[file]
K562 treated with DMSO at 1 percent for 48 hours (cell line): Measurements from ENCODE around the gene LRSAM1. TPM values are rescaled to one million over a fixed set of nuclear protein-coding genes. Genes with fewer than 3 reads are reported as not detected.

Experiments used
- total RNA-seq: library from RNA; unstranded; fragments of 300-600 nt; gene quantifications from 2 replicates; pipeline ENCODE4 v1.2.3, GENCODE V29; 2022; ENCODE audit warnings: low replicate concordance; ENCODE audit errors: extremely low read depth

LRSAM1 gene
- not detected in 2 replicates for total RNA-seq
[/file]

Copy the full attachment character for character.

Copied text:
K562 treated with DMSO at 1 percent for 48 hours (cell line): Measurements from ENCODE around the gene LRSAM1. TPM values are rescaled to one million over a fixed set of nuclear protein-coding genes. Genes with fewer than 3 reads are reported as not detected.

Experiments used
- total RNA-seq: library from RNA; unstranded; fragments of 300-600 nt; gene quantifications from 2 replicates; pipeline ENCODE4 v1.2.3, GENCODE V29; 2022; ENCODE audit warnings: low replicate concordance; ENCODE audit errors: extremely low read depth

LRSAM1 gene
- not detected in 2 replicates for total RNA-seq